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 Post subject: Cutting an ISP
PostPosted: Wed Apr 25, 2012 6:16 pm 
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Joined: Sun Jan 27, 2008 10:20 pm
Posts: 65
Any tips on cutting one, and ideas on tools needed?

I know the adage measure twice cut once


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 Post subject: Re: Cutting an ISP
PostPosted: Wed Apr 25, 2012 7:14 pm 
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Joined: Sun Sep 28, 2008 2:23 am
Posts: 658
Location: so. cal.
depending on the frame
some like my look 595 come with a clamp to guide you.
even with the guide i usualy put electrical tape around the area to be cut, to minimize the fraying a bit. make sure use a new blade of you are using a manual saw.


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 Post subject: Re: Cutting an ISP
PostPosted: Wed Apr 25, 2012 11:11 pm 
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Joined: Sat Dec 13, 2003 2:25 am
Posts: 4748
Location: Canada
You don't need any special equipment. Use a layer of tape as roca rule has advised and a very fine (32 TPI) blade. Cut part way through, stop, and complete the cut from the opposite side. Finish the cut with a very gentle bevel using a fine, sharp mill bastard file.

Oh yeah, do it outside using a mask, eye protection and gloves.


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 Post subject: Re: Cutting an ISP
PostPosted: Thu Apr 26, 2012 12:04 am 
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Joined: Fri Oct 28, 2011 3:25 am
Posts: 1311
Location: United Kingdom of Great Britain and Northern Ireland
Geoff wrote:
You don't need any special equipment.


Er ... tube cutting guide?


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 Post subject: Re: Cutting an ISP
PostPosted: Thu Apr 26, 2012 12:07 am 
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Joined: Sat Dec 13, 2003 2:25 am
Posts: 4748
Location: Canada
Not required.


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 Post subject: Re: Cutting an ISP
PostPosted: Thu Apr 26, 2012 3:23 am 
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Joined: Sun Sep 13, 2009 4:22 pm
Posts: 41
borrow a jig from ur LBS. Less chance of going wrong during sawing.


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 Post subject: Re: Cutting an ISP
PostPosted: Thu Apr 26, 2012 3:55 am 
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Joined: Thu Apr 12, 2012 4:33 am
Posts: 220
I've cut the isps on my Wilier Cento SL and Look 695. The Wilier uses the seat topper so it doesn't require a perfectly precise cut. The Look, since the seatpost inserts into the seat tube, leaves the ISP completely exposed to the edge - so it requires a perfectly precise and level cut. Not sure how handy you are, but for the 695, I used my belt sander with the guide still attached to level out any inconsistencies. Then I took some 600 grit paper and ran it around the corner edge to prevent the clearcoat from chipping. If you're not comfortable with cutting the post, spend the money for the LBS to do it since there's no going back. Good luck!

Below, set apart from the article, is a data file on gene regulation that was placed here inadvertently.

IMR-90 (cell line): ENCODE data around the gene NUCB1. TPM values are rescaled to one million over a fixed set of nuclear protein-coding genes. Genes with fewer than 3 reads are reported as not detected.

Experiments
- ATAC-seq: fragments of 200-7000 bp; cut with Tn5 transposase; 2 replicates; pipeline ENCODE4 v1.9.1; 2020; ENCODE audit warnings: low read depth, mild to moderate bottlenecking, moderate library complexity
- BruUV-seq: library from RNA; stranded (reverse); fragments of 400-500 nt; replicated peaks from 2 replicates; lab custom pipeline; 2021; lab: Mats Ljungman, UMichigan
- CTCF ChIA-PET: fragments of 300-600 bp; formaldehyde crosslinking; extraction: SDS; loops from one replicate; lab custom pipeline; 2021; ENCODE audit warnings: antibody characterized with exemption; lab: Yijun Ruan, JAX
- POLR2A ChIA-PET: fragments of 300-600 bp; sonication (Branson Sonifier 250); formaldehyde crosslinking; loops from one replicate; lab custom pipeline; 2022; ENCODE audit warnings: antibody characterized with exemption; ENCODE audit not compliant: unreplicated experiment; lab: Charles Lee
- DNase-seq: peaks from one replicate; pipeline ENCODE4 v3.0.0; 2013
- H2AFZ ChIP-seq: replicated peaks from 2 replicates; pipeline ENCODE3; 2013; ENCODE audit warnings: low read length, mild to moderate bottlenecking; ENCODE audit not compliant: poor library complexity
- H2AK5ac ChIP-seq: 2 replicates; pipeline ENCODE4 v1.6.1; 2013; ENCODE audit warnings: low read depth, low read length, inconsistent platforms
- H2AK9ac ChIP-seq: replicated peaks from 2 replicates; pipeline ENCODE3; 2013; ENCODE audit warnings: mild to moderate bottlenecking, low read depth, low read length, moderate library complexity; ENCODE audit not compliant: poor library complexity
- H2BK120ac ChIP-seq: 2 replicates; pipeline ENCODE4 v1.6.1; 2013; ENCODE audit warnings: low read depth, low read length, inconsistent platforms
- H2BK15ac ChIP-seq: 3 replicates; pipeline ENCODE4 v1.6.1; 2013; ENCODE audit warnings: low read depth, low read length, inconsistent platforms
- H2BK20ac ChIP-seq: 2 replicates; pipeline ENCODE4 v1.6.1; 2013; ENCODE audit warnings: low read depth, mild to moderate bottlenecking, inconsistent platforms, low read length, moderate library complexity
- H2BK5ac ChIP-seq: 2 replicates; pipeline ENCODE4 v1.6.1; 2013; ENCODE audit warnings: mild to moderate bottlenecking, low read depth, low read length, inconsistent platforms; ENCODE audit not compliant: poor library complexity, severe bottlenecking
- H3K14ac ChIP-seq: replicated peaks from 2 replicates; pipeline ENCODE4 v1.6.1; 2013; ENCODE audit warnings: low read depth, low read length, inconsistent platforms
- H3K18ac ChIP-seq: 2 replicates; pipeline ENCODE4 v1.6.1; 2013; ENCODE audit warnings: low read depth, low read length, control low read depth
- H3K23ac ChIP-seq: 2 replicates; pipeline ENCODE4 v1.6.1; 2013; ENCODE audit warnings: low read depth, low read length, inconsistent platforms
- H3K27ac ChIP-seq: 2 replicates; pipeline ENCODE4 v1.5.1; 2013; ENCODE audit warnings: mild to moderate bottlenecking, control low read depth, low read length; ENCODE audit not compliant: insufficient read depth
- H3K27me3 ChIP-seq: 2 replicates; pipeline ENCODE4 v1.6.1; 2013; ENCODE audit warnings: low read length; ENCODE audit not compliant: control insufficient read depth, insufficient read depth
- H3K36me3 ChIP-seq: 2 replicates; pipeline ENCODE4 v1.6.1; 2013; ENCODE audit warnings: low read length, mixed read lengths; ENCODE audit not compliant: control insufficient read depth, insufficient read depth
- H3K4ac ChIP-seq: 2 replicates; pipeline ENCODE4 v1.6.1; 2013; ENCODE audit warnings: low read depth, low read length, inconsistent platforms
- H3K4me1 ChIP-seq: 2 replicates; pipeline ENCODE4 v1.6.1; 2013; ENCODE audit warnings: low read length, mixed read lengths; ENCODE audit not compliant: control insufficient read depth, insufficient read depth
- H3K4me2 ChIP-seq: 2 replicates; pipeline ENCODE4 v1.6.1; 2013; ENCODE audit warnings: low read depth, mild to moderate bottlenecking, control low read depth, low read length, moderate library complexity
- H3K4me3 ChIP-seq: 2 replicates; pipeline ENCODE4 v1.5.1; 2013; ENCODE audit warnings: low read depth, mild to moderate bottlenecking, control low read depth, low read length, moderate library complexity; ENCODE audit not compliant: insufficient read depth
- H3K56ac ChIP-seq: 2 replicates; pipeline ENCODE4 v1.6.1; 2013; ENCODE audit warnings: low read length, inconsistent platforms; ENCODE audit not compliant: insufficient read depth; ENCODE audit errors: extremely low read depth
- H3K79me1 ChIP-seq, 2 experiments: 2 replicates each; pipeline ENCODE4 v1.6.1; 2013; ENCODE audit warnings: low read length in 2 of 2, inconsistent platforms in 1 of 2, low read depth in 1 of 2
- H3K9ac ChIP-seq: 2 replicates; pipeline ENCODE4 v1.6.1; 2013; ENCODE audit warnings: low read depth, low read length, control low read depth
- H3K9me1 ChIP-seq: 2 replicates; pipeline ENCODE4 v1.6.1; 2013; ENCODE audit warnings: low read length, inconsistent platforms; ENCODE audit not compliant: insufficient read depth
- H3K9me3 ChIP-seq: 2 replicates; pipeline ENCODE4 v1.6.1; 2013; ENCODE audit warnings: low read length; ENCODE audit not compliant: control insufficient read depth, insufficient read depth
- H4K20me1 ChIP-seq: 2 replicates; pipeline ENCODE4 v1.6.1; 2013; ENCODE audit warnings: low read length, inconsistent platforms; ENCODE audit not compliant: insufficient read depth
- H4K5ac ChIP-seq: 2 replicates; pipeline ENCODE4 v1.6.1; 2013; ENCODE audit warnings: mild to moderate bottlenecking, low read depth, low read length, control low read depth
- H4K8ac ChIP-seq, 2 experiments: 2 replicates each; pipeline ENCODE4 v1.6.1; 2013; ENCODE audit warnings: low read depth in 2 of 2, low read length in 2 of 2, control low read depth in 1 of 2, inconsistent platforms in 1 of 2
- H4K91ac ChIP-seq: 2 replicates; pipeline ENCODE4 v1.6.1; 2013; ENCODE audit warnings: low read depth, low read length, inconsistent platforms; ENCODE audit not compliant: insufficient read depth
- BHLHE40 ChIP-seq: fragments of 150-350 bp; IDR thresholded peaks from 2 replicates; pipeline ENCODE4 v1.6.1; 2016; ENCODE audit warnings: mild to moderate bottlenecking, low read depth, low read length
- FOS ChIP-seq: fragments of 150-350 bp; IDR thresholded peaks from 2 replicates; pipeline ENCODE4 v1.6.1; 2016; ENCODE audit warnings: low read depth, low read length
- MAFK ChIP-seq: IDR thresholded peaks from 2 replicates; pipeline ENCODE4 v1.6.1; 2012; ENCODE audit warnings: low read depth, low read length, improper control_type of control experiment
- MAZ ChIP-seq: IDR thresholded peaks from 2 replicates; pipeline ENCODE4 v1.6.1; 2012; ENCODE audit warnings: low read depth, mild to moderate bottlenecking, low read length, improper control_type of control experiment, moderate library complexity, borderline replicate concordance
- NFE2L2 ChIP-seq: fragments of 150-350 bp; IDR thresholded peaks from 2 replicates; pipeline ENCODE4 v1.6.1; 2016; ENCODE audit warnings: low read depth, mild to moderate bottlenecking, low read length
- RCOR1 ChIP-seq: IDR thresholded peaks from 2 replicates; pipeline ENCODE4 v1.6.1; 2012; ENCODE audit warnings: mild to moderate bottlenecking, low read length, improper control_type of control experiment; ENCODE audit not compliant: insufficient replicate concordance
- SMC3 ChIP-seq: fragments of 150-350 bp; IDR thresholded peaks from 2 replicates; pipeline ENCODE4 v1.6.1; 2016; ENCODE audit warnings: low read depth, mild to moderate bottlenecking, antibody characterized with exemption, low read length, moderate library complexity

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 Post subject: Re: Cutting an ISP
PostPosted: Thu Apr 26, 2012 9:37 am 
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Joined: Sat Jun 19, 2004 11:08 am
Posts: 6769
Location: Urbana, Illinois
I cut my Scott Plasma 2 tt bike. I used the Park guide. http://www.parktool.com/product/oversiz ... ide-sg-7-2 As others have mentioned a brand new 32 tooth hacksaw blade. A high quality hack saw. I measured everything about 10 times over a couple of days since a mistake can make the frame useless to you. Wrapped the section where I was going to cut with masking tape and cut thru the tape. I did the half cut flipping the guide too. All said pretty easy and a nice no splinter cut.

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 Post subject: Re: Cutting an ISP
PostPosted: Thu Apr 26, 2012 7:04 pm 
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Joined: Thu Apr 12, 2012 4:33 am
Posts: 220
Juanmoretime wrote:
I cut my Scott Plasma 2 tt bike. I used the Park guide. http://www.parktool.com/product/oversiz ... ide-sg-7-2" onclick="window.open(this.href);return false; As others have mentioned a brand new 32 tooth hacksaw blade. A high quality hack saw. I measured everything about 10 times over a couple of days since a mistake can make the frame useless to you. Wrapped the section where I was going to cut with masking tape and cut thru the tape. I did the half cut flipping the guide too. All said pretty easy and a nice no splinter cut.


I did this as well - definitely a good suggestion to wrap the tube it tape as it helps prevent splintering. But cutting from the other side is also key.


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